Meet Chris DiMinno, chef at Clyde Common in Portland, Oregon, where he’s committed to finding the best ingredients possible — from radishes to pigs. Keep reading our Q&A below to find out why he loves Portland food, the best cooking advice he’s ever received and what he can’t stop snacking on at 2 a.m.
What’s your food philosophy? How would you describe your cooking style?
My style is based on simplicity. Everyone says that, but it’s true, especially here in Portland. the produce and protein is so good, and the people producing it really care about it and want us to show it off, so that’s all I want to do. I can’t take credit for what I do; it’s all about the best produce and best meat, trying to do as little as possible to it.
What sets the Portland food scene apart? Why do you think there is so much enthusiasm around food in the Pacific Northwest right now?
Portland people will get behind a case, and when everyone’s excited, everyone will join in. It’s funny, when I first came to town before moving here, I was amazed at how honest the food was. I think that’s why it’s so good. In New York, there’s something for everyone; in Chicago there’s molecular gastronomy. In Portland, the food is the food your mom would have cooked for you if she loved you. It’s really simple and honest and straightforward, and people care about what they’re doing and you can taste it. Every single food niche you could want is here: the vegans, the crazy carnivores, the pigs’ feet eaters, the cheese-makers, the cattle farmers, everything. There are people who only grow baby radishes. What’s unique is that it’s all within a 30-mile radius; it’s so small and so big at the same time.
How did growing up in a big, Italian family influence your approach to cooking and eating?
I’m always trying to impress somebody because I’m one of five siblings, trying to stand out. My mother, to this day, still cooks for 400 people, even when it’s just her and my dad. When I first started doing larger parties at Clyde, I cooked for 1,000 people when it was just for 20. I had to eat dinner every night at the table at 7 — it was a big deal, an event, and that’s why I became attracted to it. It’s an important part of the day. That’s what my parents taught me.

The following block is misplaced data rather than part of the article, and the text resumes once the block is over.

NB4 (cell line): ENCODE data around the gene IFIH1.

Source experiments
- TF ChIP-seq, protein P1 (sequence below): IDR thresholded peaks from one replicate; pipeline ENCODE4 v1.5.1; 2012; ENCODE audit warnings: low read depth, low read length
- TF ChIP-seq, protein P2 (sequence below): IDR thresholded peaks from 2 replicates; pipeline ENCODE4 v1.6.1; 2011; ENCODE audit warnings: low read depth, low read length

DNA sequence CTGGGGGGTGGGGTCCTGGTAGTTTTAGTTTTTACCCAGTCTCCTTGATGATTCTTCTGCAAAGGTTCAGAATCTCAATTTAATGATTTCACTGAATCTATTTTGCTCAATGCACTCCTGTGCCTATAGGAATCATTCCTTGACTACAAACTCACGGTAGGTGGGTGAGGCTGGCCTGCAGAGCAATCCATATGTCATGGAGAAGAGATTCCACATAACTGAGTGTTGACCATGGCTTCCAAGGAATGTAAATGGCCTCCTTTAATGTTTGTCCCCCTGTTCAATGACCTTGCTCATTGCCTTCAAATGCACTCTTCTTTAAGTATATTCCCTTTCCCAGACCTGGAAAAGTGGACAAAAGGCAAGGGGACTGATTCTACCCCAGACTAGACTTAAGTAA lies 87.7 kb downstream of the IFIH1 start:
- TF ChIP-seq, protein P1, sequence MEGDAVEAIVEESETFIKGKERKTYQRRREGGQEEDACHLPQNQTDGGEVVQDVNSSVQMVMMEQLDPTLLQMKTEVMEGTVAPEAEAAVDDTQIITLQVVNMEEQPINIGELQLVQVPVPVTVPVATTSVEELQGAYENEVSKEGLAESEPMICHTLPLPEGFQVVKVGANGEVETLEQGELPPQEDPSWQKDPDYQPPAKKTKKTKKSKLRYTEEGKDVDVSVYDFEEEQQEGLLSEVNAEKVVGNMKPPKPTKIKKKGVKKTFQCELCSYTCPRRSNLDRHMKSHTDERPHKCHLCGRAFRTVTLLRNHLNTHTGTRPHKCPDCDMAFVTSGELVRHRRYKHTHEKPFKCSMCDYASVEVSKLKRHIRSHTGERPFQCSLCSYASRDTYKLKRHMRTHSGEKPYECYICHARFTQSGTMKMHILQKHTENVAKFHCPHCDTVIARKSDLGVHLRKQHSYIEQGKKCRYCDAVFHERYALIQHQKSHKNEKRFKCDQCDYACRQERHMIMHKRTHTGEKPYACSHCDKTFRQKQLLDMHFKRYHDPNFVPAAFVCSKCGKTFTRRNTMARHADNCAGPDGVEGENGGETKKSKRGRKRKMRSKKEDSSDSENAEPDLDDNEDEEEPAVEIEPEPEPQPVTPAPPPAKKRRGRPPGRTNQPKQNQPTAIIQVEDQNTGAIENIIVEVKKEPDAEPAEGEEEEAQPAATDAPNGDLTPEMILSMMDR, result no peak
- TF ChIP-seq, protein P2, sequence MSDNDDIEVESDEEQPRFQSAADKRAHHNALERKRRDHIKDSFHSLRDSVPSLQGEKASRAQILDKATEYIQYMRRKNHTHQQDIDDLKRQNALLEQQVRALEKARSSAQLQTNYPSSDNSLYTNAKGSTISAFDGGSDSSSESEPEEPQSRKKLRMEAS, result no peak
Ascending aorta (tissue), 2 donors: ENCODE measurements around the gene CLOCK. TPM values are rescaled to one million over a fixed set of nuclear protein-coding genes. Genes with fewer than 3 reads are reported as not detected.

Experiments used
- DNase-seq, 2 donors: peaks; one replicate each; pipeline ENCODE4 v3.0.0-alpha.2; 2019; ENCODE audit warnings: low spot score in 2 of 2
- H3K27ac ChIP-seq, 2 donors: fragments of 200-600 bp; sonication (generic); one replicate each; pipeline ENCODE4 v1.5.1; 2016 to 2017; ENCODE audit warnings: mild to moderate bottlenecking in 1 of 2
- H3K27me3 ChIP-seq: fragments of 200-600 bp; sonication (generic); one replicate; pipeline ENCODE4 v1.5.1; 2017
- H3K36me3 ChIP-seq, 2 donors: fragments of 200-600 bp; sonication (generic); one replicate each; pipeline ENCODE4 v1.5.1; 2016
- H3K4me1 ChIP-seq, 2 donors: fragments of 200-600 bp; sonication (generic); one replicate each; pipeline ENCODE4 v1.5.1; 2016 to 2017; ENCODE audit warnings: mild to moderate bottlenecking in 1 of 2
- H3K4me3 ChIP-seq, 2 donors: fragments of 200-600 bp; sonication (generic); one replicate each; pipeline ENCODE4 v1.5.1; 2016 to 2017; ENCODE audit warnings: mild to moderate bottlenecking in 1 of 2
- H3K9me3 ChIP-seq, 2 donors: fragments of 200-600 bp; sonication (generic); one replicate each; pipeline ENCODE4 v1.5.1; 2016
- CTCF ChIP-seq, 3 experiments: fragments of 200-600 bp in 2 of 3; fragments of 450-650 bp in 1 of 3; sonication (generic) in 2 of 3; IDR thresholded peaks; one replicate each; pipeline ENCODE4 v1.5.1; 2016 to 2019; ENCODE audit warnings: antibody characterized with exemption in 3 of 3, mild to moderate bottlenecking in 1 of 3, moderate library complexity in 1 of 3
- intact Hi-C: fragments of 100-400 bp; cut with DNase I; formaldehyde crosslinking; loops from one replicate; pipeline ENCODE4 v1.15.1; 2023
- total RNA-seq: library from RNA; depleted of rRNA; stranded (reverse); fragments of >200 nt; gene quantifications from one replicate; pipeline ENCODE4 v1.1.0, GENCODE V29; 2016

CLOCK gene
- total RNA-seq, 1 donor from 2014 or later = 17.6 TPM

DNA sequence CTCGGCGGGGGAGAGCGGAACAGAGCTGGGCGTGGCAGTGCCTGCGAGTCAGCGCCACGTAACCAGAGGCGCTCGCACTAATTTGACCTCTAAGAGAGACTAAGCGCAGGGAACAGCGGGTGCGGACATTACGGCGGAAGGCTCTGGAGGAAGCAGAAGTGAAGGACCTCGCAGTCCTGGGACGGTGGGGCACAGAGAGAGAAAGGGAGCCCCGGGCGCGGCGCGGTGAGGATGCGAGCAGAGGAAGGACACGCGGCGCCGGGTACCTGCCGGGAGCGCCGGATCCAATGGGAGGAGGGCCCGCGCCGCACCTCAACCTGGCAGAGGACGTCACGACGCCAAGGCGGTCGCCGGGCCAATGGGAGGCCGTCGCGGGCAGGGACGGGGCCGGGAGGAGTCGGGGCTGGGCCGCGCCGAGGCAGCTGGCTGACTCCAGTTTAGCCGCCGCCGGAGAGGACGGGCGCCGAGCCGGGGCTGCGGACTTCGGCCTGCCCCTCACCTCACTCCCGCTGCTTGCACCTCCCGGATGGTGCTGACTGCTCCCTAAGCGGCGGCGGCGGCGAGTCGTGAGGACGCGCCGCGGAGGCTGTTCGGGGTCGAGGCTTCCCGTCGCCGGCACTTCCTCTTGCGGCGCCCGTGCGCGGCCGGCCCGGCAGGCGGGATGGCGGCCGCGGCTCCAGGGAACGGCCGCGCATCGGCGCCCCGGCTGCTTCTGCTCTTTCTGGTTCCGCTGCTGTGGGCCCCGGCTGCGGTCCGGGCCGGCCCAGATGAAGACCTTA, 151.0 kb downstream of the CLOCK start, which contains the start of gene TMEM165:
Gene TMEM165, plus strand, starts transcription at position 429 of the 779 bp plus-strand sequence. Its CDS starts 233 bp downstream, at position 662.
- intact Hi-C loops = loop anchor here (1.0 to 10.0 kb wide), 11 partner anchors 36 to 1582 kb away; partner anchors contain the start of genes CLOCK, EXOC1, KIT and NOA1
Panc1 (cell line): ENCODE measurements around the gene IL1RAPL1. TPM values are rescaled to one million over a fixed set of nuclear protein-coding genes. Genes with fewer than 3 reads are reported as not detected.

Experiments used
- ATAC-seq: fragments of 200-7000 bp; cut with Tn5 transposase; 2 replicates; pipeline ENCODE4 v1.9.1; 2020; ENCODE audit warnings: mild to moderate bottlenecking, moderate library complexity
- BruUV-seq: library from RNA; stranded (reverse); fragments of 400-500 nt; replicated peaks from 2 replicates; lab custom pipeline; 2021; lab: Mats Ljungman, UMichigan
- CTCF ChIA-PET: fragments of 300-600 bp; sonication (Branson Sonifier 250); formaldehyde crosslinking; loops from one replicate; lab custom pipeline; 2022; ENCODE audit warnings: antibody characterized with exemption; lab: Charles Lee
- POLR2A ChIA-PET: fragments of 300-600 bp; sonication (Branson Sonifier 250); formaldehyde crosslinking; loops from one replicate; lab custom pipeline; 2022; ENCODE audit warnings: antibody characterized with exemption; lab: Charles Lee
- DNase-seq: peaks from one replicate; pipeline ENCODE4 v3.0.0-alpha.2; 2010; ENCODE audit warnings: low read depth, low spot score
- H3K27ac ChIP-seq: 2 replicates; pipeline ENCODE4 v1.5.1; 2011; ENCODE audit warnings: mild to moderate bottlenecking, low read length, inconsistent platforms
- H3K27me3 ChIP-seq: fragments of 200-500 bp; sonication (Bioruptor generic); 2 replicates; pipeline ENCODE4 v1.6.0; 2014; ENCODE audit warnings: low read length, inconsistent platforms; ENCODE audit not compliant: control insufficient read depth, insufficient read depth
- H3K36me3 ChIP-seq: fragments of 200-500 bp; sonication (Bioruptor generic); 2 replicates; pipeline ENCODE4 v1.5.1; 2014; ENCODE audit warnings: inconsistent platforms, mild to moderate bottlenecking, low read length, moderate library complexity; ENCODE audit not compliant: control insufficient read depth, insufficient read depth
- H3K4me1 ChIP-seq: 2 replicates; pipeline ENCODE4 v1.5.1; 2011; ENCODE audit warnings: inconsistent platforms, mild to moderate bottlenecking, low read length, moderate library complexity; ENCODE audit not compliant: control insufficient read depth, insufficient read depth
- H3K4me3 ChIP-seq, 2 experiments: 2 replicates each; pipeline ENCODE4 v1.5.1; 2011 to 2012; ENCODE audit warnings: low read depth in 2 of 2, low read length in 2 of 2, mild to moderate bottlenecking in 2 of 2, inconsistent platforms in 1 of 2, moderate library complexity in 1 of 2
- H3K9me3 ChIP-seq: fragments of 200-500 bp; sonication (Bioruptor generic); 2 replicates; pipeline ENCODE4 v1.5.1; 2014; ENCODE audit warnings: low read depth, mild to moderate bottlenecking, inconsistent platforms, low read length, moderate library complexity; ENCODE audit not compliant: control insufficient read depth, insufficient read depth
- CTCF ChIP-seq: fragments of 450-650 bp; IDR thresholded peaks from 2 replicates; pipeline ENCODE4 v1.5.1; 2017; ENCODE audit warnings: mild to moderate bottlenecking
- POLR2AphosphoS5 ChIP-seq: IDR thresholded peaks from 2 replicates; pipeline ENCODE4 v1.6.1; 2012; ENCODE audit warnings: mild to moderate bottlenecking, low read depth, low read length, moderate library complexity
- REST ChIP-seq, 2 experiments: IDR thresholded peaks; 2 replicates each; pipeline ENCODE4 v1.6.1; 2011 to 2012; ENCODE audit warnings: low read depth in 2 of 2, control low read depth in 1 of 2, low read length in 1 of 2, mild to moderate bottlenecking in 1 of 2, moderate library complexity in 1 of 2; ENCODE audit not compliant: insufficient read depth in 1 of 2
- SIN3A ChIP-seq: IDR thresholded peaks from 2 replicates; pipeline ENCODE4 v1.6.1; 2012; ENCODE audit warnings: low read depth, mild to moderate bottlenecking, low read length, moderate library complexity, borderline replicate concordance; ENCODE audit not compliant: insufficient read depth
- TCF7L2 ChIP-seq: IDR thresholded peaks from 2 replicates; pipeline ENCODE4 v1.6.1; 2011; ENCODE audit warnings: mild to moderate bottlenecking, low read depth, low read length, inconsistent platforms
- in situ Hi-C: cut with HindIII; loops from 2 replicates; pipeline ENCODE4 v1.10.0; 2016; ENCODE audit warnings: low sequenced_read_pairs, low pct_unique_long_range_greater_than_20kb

Tell us about working with farmers at Blue Hill at Stone Barns — what did you learn?
Blue Hill at Stone Barns is one of the most amazing places in this country, and I was incredibly fortunate to be working there. All of the cooks work on the farm one day a week — it’s a requirement. In the beginning, it was a lot going to work on the farm in the morning in addition to prep work, but to see the entire process is awesome. Dan Barber’s philosophy is making produce as good as possible before it comes out of the ground. It was an invaluable experience. Now I can’t settle for mediocre product.
What have you learned working with vendors and farmers sourcing food for your restaurant?
I’ve learned not to waste anything! My dream was always to have a farm on the same land as a restaurant, which is not going to happen in Portland. But an hour outside of the city I work with a man who grows product just for Clyde Common, and I also work with other farmers around Portland. I like to hear what the farmer is excited about and based on that, I go to the drawing board and start using it.
How does working in a hotel restaurant (Ace Hotel) affect your style? How do you appeal to a wide variety of customers?
I say this with no arrogance: we are always busy. At Clyde Common the restaurant and hotel are two separate entities, but the hotel contributes a great amount of business to the restaurant and vice versa. Appealing to everyone can be a challenge from time to time. We’ve definitely had people look at the menu and get up and leave, because they don’t understand what we’re doing and want something more Americana. But I like to think we have something for everyone. Every once in a while I get a person from France or Italy who sees some sausage on the menu, flips out and gets two of them. It’s a different store every day, which is part of why I like doing it.
What’s the most-used ingredient in your fridge or pantry?
At work it’s olive oil. We go through gallons of great stuff from California. At home… is beer an ingredient? If not, then bacon. It goes into most of the stuff I make at home, and it’s quick to cook when you get home at 1 a.m. and only have time to scramble eggs and make bacon. I love putting it in tomato sauce over pasta. My mother makes a tomato sauce we refer to as “bacon sauce,” like an arrabbiata. I try to recreate it — I can’t really, but I do what I can.
What is the best cooking advice you’ve ever received?
“It’s all in the details.” I learned that at Blue Hill, where every little bit counts. Also, when I had a very short internship at Le Bernardin in New York, the sous chef came up to me while I was cleaning lobsters and just filthy. He gave me a disgusted look and said, “If you want to be a pro, you’ve got to look like a pro.”
Do you cook on your nights off? What do you cook when you want to relax?
I make phone calls to get pizza! No, every Sunday at my house I used to have family dinners and go crazy with that. I’d invite 25 people over here, and we started picking themes, like breakfast for dinner. We’d do lasagna, grilling, one-pot stuff. If it’s just me, I make a pasta or a braise every once in a while. I’ll east some and freeze it. Fajitas are huge — with sausage and peppers.
What’s your favorite late-night snack?
Nachos. I can’t help it. They are so incredibly bad for you but delicious at 2 a.m.